Adjusting

We’re home from hospital, and as excited as I was, it’s hard. I’ve been through this process before, and it takes time to adjust to being at home, but this time it feels harder.

Gone is the highly structured and enforced routine. Several weeks in hospital and nearly every day went like this:

7:30am – 9am: Breakfast

8am – 9am: Morning medication

9am: Community meeting

9:30am – 10am: Anxiety management group

10am – 11am: Morning tea

11am – 12pm: Morning group

12pm – 1pm: Lunch (and brief visiting hours)

1pm – 1:15pm: Lunchtime medication (if you have any)

1:30pm – 2:30pm: Afternoon group

2pm – 3pm: Afternoon tea

4pm: Walk/yoga/other group

5pm – 6:15pm: Dinner

5pm – 9pm: Visiting hours

8:45pm – 9:30pm Nighttime medication

10:30pm: Second round of nighttime medication for those who go to bed late (not me!)

All of that routine is gone. I didn’t participate in all of the groups because of my physical health issues, but there was still plenty to do. I also saw my doctor six days a week for what was often an intense therapy session. Plus chatting to my nurse in the morning and afternoon. Then throw in tidying my hospital room, washing my clothes, showering, and other self-care. Very little free time!

Now I’m home it’s really hard to keep any routine going. I can sleep when I want, for as long as I want. I can take medication when I want, eat when I want. Complete freedom.

Admittedly I was craving my freedom a couple of weeks in. Desperate to be able to have more down time, and time for Netflix. My focus was therapy though, so Netflix had to wait. Now I can watch as much as I want, but I’m finding myself bored with it already.

The hardest part? Loneliness. I’m an absolute introvert. I need time to myself to process my day, recharge, and plan for the next day. That doesn’t mean I don’t like socialising though.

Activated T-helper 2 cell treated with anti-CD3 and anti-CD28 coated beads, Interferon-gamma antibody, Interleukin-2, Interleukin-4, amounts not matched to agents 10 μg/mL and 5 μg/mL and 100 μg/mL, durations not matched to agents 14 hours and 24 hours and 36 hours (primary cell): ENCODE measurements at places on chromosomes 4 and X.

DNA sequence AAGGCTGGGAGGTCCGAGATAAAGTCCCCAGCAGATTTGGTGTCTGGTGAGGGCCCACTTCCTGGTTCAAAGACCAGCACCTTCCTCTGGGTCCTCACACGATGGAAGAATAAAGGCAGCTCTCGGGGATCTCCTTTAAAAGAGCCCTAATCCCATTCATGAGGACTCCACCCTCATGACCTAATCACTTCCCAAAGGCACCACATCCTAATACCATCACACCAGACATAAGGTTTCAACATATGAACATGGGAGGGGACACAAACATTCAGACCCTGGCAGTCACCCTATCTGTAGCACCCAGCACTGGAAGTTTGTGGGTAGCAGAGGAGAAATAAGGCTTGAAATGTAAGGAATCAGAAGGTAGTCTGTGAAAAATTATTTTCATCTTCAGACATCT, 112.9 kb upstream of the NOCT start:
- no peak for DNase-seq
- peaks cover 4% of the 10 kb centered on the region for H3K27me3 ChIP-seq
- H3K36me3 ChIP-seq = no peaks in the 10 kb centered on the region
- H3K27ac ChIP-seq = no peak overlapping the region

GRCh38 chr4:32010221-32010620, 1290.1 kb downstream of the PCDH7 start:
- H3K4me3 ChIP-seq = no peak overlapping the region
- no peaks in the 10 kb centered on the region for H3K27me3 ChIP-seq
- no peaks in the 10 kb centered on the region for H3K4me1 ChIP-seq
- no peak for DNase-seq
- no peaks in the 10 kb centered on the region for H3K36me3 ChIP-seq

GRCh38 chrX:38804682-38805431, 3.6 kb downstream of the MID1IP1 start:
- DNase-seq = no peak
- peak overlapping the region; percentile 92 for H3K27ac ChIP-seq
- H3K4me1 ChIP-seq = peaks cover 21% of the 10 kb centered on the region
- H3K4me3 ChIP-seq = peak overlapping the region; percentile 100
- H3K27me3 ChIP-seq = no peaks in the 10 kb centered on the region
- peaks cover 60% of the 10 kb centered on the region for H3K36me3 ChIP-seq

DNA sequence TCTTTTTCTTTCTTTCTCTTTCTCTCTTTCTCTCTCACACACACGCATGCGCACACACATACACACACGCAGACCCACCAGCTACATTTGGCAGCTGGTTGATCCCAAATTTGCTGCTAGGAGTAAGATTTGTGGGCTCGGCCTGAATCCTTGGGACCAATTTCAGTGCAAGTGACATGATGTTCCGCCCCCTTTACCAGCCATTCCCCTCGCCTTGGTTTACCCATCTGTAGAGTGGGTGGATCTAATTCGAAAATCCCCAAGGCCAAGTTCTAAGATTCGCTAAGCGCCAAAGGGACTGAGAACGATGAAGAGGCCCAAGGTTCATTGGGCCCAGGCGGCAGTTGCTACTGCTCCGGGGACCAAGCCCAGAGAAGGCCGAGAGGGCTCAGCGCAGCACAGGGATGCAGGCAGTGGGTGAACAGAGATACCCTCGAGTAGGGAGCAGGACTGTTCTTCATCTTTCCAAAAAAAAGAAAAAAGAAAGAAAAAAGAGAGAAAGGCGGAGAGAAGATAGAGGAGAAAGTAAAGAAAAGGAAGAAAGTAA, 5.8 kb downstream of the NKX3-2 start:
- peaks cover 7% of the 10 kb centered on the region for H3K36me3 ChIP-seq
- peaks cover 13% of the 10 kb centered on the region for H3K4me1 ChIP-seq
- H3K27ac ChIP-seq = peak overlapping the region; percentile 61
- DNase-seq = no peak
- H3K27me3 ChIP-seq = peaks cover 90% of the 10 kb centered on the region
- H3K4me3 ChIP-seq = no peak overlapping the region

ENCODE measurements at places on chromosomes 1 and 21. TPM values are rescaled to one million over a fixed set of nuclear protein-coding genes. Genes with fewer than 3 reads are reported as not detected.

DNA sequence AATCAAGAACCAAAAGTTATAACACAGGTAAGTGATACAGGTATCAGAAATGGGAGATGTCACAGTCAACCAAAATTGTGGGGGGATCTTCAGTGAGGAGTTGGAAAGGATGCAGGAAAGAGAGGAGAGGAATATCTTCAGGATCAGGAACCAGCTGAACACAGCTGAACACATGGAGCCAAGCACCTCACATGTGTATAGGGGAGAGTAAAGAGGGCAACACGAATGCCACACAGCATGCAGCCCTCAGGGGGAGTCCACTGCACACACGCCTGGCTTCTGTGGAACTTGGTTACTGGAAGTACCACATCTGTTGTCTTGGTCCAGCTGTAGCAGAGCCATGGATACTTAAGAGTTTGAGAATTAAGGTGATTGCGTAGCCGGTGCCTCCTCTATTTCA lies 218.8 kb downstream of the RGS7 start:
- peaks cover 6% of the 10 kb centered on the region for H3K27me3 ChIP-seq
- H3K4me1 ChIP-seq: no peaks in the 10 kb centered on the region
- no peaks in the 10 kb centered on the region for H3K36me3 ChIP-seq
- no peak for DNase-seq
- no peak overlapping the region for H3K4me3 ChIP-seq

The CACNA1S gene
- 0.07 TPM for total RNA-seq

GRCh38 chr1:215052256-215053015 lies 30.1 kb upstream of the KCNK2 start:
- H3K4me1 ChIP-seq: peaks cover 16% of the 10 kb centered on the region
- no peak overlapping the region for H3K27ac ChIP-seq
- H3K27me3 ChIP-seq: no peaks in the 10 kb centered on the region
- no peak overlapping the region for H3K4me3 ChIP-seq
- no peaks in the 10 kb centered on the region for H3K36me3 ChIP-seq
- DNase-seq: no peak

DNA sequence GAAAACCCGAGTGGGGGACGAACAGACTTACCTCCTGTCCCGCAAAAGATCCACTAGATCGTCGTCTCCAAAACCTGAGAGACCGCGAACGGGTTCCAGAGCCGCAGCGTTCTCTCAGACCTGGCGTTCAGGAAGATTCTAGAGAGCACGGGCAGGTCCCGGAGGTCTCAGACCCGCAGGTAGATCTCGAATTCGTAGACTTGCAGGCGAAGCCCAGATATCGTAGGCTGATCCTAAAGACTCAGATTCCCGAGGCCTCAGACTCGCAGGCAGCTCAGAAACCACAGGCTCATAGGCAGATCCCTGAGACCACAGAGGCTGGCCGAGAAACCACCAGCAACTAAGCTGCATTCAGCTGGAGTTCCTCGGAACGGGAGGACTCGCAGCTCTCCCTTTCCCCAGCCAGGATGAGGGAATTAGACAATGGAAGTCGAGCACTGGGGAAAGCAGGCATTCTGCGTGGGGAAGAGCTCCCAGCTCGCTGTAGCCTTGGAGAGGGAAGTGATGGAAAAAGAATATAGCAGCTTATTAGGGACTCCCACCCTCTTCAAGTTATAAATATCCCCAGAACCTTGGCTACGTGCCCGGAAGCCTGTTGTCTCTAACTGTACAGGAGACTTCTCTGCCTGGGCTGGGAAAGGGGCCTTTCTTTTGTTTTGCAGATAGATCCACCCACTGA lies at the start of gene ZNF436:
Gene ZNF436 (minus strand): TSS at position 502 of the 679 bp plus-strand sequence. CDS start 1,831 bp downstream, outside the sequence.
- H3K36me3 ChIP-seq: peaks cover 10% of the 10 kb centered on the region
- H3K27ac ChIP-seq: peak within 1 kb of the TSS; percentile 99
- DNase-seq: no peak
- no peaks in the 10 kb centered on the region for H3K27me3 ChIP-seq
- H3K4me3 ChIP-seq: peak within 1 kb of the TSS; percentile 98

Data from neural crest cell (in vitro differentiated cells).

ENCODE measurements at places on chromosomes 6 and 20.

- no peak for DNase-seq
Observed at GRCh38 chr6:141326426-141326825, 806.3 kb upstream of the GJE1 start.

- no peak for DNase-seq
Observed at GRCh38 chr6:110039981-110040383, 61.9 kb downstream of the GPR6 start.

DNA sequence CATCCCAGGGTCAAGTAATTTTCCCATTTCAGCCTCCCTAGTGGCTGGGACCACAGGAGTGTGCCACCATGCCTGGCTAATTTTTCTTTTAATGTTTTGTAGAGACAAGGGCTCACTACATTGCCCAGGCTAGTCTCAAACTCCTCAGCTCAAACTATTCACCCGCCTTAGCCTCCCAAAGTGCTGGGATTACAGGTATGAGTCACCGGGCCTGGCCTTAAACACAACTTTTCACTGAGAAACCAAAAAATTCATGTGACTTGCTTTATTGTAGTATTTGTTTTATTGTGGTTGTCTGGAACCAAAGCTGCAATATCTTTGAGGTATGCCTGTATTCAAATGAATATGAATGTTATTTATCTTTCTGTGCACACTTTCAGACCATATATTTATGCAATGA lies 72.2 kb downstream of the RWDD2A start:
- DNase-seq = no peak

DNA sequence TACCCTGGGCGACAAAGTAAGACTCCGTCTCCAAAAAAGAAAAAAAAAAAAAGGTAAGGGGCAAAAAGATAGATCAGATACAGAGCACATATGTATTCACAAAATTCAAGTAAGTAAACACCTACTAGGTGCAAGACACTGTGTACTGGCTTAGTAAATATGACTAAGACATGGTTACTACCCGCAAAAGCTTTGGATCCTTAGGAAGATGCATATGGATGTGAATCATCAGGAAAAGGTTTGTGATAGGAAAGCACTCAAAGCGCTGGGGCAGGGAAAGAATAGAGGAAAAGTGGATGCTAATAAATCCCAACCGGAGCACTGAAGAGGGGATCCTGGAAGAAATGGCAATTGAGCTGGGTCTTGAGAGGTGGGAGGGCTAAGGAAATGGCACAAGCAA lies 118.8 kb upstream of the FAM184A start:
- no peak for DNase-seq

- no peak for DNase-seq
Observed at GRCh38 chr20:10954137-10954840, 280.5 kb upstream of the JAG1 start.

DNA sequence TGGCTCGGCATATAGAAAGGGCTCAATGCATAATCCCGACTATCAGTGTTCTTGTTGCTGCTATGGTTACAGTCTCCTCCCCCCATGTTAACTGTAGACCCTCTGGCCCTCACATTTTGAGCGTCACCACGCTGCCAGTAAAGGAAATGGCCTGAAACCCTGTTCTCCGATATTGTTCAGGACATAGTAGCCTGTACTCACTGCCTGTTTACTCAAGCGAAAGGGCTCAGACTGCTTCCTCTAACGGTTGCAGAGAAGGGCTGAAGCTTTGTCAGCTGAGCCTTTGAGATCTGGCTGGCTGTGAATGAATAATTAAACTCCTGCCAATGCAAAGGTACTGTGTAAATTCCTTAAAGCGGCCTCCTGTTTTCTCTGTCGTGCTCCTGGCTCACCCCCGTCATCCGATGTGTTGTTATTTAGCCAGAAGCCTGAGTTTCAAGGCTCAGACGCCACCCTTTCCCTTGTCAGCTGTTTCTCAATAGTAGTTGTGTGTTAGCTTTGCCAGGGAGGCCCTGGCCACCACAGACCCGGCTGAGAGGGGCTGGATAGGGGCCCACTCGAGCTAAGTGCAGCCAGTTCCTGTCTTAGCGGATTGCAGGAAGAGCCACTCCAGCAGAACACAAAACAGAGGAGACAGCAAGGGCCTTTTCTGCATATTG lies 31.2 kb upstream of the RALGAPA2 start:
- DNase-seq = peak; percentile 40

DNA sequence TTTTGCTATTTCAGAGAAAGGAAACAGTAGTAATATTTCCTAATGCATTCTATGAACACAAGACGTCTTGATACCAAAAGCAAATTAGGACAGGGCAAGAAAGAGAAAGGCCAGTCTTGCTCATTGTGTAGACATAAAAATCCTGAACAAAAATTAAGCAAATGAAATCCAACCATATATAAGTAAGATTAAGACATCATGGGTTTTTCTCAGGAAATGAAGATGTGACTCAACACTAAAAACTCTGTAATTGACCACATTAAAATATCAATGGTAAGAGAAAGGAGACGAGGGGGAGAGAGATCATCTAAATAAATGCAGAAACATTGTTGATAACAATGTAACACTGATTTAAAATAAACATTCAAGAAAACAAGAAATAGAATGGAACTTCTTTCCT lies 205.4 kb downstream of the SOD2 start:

In hospital it was easy. If I was feeling sociable I could sit in communal areas and chat with other patients. I could participate more in groups. I could stay longer in the dining room and chat with other patients after finishing my meal.

At home I’m almost always alone. My housemate is physically well and able, and is out a lot. It’s almost like living alone. It’s such a huge difference to being in hospital. In time I’ll adjust to spending more time alone, but for now it’s hard.

I wasn’t anxious about returning home, I was excited! I always am, and I think that makes me forget how hard the adjustment can be. Going suddenly from being surrounded by people, talking to multiple people multiple times a day to seeing one person, chatting briefly, then being alone all day is really difficult.

I feel so lonely. So isolated and alone. I’m working on it though. I’m not giving up and sitting in despair. I’ve got a couple of things planned with close friends and family. I just need to keep reminding myself that it’s okay to feel lonely. It’s okay to feel whatever I feel, but I need to remember that there’s something I can do about it too.

Onwards and upwards! More posts to come about the work we did in hospital.

Stuck

I’ve reached a point that I’ve reached many times in the past. A point where outpatient therapy isn’t working. A point where I’m fleeing the images I’m continually seeing in my head, the nightmares, the body memories.

Therapy involves talking. Talking about the flashbacks, the body memories, the terror, the fear, the anxiety. It means facing what I’m scared of and trusting my therapist to go there with me.

At the moment I’m running from all of that. Listening to what younger parts have to tell me seems okay in the moment, but it allows everything else to come up. Once that door is opened it’s very hard to close.

Talking about that in therapy leaves me sitting in an awkward silence. Too scared to talk about what’s really going on, but still frustrated at my fear.

Opening up that cupboard of painful, traumatic memories leaves me feeling overwhelmed. When that emotion reaches a tipping point I zone out. Dissociate to the point of being completely unresponsive. So unresponsive that I’ve been referred to as unconscious whilst in that state.

That unique ability makes outpatient therapy difficult. I’m desperate to talk about everything going on inside, but terrified of not coping, of losing control, of zoning out. Dissociating at the moment, to that extent, is almost guaranteed if either I or my therapist push talking.

That leaves me with only one choice. Another hospital admission. I’m frustrated and angry at it coming to this point again. I don’t want to be in hospital. I want to be okay. I’d prefer to stay at home in my own space, with my own things, and my freedom. Sure, hospital isn’t bad. It’s actually one of the most helpful things I could do right now, and the staff are amazing, but I still don’t want to do it.

I have a month or so until my admission. A month or so to try to get practical things organised for the time I’m in hospital.